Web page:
Governor-elect Wolf to be inaugurated on Tuesday
State offices in Harrisburg will be closed Tuesday.
Governor-elect Wolf nominates John Wetzel and Gary Tennis to cabinet
Governor-elect Tom Wolf
John Wetzel, Department of Corrections
John Wetzel has served as secretary of the Department of Corrections since 2011 and is responsible for the management and operations of the department, which houses more than 51,000 inmates, has approximately 15,000 employees, as well as a budget of over $2 billion.
During his tenure, Wetzel has become known for his efforts on prison reform and recidivism reduction. Wetzel has led Pennsylvania to its two largest prison inmate reductions since 1971, with a reduction of over 400 inmates in 2012 and a reduction of over 700 inmates in 2014.
Wetzel, 45, has more than 25 years of experience in the corrections field, his career began in 1989 as an officer at the Lebanon County Correctional Facility, followed by a transfer to the Berks County Prison.
Over the course of his career he has held the positions of correctional officer, treatment counselor, supervisor of treatment services, and training academy director, before being appointed to the position of warden of the Franklin County Jail in 2002. Previously, Secretary Wetzel served as the corrections expert to the Pennsylvania Board of Pardons from June 2007 until his confirmation as secretary of corrections in 2011.
Wetzel earned a bachelor of arts in psychology from Bloomsburg University and has done master’s level coursework in applied psychology at Penn State University. He lives in Chambersburg with his wife, Theresa, and their four daughters.
Gary Tennis, Department of Drugs and Alcohol
Secretary Gary Tennis is currently Pennsylvania’s secretary of the Department of Drug and Alcohol Programs and is a nationally recognized expert in drugs and alcohol. Tennis is currently the chairman of the National Alliance on Model State Drug Laws and he serves on the Board of the National Association of State Alcohol and Drug Abuse Directors.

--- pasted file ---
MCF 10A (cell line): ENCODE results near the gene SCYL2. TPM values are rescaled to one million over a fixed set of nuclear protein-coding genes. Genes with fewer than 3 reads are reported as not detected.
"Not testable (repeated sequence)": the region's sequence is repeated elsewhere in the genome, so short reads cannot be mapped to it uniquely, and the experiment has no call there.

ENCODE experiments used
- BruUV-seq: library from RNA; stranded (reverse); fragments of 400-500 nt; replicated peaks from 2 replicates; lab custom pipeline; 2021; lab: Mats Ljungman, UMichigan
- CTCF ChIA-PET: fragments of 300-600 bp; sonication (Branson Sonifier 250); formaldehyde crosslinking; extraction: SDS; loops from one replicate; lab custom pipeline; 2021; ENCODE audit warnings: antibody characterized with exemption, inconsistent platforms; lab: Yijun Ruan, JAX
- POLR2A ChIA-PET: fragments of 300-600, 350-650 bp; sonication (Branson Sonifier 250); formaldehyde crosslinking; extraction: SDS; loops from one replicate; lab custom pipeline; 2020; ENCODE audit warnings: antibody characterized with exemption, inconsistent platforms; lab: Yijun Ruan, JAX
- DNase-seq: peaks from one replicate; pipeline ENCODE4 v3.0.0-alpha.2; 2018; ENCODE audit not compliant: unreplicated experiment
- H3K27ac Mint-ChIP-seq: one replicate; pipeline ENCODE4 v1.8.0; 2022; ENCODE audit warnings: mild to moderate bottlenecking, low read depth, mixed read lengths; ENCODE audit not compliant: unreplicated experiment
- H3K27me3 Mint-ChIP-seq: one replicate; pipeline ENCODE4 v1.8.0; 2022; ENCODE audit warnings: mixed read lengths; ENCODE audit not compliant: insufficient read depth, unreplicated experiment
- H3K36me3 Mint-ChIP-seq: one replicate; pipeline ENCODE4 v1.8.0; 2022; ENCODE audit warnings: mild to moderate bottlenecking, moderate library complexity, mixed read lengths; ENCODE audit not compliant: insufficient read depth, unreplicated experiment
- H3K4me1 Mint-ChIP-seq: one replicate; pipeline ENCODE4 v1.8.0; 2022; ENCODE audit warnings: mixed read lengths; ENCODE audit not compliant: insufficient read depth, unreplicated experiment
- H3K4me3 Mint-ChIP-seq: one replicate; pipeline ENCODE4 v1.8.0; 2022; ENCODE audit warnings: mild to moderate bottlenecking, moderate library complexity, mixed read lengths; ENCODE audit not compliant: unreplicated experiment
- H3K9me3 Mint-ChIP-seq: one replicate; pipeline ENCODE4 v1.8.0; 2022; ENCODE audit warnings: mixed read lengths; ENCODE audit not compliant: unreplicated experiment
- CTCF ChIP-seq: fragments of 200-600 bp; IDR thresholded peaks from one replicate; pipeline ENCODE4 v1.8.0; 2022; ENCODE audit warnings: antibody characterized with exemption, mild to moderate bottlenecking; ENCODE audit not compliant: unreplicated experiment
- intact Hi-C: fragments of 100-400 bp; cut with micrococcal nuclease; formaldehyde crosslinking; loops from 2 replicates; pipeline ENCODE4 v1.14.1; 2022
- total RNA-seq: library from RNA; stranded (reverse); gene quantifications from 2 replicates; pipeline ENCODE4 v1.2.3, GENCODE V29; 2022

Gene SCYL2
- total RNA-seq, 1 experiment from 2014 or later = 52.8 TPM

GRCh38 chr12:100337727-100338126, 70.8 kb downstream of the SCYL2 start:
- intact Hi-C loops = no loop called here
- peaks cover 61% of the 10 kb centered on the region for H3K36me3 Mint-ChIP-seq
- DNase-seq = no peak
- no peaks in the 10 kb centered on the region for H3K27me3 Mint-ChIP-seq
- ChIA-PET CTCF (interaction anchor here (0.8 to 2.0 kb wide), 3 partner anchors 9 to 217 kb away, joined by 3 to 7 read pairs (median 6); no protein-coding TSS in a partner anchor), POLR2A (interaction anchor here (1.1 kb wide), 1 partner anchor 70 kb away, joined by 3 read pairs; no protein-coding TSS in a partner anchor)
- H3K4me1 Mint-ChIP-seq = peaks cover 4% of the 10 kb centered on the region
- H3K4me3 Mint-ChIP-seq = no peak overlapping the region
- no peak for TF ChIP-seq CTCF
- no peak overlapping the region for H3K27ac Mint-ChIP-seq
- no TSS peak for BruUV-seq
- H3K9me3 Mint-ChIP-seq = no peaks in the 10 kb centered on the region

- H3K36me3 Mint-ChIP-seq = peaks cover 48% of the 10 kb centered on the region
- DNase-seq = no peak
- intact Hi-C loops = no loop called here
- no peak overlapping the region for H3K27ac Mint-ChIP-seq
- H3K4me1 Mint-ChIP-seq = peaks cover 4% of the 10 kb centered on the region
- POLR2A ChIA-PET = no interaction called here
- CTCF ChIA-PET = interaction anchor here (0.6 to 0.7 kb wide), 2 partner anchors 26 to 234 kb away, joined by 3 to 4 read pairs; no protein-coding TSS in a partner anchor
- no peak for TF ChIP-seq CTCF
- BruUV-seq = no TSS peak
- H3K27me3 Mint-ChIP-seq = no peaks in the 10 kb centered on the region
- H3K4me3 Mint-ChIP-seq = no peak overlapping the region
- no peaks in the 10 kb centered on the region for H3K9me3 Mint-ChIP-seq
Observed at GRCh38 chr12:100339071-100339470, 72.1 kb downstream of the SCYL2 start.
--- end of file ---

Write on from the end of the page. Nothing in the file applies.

In June last year, Tennis received the Exceptional Leadership and Support of Substance Abuse Prevention and Treatment award from the National Association of State Alcohol and Drug Abuse Directors.
Previously, Tennis held many influential positions, including the chief of the Legislation Unit in the Philadelphia District Attorney’s Office, chairman of the District Attorney’s Hiring Committee, executive director of the President’s Commission on Model State Drug Laws, and acting executive director of the Pennsylvania District Attorneys Association.
Tennis is also the chairman of the National Alliance on Model State Drug Laws and he serves on the Board of the National Association of State Alcohol\Drug Abuse Directors.
He received his bachelor’s degree from the University of Tulsa in 1975 and his J.D. from the University of Pennsylvania Law School.
Here is the latest voting session schedule for the Senate and House–
January 20, 21, 22, 26, 27, 28
February 2, 3, 4, 17, 18, 23, 24, 25
March 2, 3, 4
April 13, 14, 15, 20, 21, 22
May 4, 5, 6, 11, 12, 13
June 1, 2, 3, 8, 9, 10, 15, 16, 17, 18, 22, 23, 24, 25, 26, 29, 30
January 20, 21, 26, 27, 28
February 2, 3, 4, 9, 10, 11, 23, 24, 25
March 2, 3, 4, 30, 31
April 1, 13, 14, 15, 20, 21, 22
May 4, 5, 6, 11, 12, 13
June 1, 2, 3, 8, 9, 10, 15, 16, 17, 18, 22, 23, 24, 25, 26, 27, 28, 29, 30
The Governor’s budget addressed is tentatively scheduled for March 3.
(Source: Crisci Associates PA Capitol Digest)
News Release: State inmate population drops to 50,000
Harrisburg – Four years ago, Pennsylvania’s state prison population was expected to top more than 56,000 inmates by the end of 2014.
Instead, Governor Tom Corbett announced today, the agency ended the calendar year with 50,756 inmates – the lowest inmate population since June 2009.
“The utilization of Justice Reinvestment initiatives are producing measureable results,” Gov. Corbett said. “These numbers prove that our reforms are working.’’
Governor Corbett began leading this reform by ordering the corrections system to analyze and improve.
“The decrease in prison population is a joint accomplishment and the result of internal efficiencies and collaboration between the Department of Corrections, the Pennsylvania Board of Probation and Parole, county judicial systems and many others in the criminal justice continuum,” Pennsylvania Department of Corrections Secretary John E. Wetzel said.